Our data said that if we turned out the voters in these districts, their votes would be Democratic. We just needed good timing–to get in front of voters while they were deciding whether to vote. So we shifted our our resources to late in the cycle, staging our investments from Election Day backwards so that we would saturate each market on the days leading up to November 6th. Our messaging emphasized that these very voters could make the difference in their communities by voting in state elections.
Don’t forget: our data showed that traditional Connecticut legislative campaigns historically couldn’t/didn’t reach these voters. That is where we came in.
We chose digital advertising, phone calls, and texting as our tools because they were nimble and would allow us to shift both messaging and targeting, based on changing data models from our polls, our colleagues, and national campaigns and studies. Because funds were limited by the Citizens Election Program for these races, our spending could swing the needle.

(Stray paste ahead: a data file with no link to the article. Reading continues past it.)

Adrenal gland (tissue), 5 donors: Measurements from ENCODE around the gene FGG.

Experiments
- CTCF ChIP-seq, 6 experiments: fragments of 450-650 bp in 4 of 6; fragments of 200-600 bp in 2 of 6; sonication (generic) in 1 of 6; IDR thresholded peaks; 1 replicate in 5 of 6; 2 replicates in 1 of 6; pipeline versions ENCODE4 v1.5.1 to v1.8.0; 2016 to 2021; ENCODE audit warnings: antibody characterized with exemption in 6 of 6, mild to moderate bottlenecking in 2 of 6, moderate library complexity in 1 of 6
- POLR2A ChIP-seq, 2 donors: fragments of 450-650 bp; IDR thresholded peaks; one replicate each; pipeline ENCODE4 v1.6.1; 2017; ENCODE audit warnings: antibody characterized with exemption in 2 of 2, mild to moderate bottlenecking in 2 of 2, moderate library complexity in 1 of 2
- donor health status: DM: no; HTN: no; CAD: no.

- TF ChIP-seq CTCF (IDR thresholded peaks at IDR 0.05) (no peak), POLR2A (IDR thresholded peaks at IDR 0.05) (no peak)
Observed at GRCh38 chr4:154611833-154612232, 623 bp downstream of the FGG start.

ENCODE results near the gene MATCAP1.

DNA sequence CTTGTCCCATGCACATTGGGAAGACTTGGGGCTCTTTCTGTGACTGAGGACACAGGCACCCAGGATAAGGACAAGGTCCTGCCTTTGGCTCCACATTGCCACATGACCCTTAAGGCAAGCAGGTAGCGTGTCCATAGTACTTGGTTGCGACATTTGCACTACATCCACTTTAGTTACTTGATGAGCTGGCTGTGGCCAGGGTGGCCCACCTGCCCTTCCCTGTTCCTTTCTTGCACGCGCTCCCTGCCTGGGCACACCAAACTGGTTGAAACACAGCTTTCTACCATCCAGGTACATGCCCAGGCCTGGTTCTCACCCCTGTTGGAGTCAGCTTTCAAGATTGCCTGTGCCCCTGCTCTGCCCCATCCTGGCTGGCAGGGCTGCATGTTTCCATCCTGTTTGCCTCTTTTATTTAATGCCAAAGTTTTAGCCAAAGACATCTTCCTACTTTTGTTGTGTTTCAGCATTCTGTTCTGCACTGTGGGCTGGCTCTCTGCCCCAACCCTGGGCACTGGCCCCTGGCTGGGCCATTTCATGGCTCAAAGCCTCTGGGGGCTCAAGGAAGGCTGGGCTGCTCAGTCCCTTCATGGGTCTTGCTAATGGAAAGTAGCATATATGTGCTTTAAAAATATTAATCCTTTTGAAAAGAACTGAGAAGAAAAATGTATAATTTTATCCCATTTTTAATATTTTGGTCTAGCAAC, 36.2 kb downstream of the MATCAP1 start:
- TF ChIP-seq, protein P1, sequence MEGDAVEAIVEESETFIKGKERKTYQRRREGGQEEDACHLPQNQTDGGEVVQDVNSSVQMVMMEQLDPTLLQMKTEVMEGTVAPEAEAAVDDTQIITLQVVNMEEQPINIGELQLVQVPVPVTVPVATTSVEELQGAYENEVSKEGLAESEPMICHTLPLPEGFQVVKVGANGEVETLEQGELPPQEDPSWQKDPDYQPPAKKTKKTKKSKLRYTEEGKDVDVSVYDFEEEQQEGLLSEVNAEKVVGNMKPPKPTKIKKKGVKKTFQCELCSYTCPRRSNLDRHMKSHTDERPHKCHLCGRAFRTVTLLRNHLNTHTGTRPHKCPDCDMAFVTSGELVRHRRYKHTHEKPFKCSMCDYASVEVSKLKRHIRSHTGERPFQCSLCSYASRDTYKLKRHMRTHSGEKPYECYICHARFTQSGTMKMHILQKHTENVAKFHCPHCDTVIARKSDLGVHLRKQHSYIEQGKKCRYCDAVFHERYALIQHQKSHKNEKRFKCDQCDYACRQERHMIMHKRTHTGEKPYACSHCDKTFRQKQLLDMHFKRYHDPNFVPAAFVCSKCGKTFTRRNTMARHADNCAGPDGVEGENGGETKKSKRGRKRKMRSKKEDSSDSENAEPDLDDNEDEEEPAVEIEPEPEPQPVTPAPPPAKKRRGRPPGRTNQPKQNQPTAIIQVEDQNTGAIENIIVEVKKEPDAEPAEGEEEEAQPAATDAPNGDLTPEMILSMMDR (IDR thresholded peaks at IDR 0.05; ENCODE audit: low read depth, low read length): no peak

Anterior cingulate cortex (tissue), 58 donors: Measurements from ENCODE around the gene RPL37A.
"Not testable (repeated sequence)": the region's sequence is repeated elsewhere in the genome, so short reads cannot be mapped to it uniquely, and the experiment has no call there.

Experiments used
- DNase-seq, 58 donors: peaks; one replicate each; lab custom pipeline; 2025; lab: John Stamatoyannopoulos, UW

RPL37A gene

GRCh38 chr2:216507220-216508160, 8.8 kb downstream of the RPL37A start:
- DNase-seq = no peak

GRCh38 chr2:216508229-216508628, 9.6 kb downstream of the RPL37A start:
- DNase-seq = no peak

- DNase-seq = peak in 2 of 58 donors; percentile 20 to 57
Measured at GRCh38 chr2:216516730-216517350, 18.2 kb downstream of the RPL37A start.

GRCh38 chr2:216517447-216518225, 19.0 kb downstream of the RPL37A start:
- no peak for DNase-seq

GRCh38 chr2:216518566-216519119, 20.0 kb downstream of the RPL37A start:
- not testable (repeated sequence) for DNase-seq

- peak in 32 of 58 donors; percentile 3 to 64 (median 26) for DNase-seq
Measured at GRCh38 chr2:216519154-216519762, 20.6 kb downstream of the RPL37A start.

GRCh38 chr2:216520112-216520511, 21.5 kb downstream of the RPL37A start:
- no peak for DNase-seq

The bulk of the GOTV spending took place in four districts that we identified as operating on very thin margins: 12, 13, 14, 26. Public data for 2018 shows that the margins of victory in these districts only spanned from 1,038 to 3,585 votes separating the winning and losing candidates. We also targeted women and voters under 30, to mirror national Democratic efforts to tip the scales in 2018.
By being this careful and strategic, we gave our independent expenditure dollars a true chance to impact outcomes. And they did. Of the six contests we played in, five saw wins (and, as of this publication, the race in 17th district is still too close to call). Now, Democrats will choose the next Senate Education Chair, and Senate Democratic Leaders Marty Looney and Bob Duff, consistent education policy allies, will drive budget negotiations and the Senate’s legislative docket for the next two years. There are still tough conversations regarding the budget ahead and policy debates that still need to be settled. But DFER CT will continue to stand by and stand up for Democrats who will improve our education system so that it better serves students and families.
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DFER CT State Director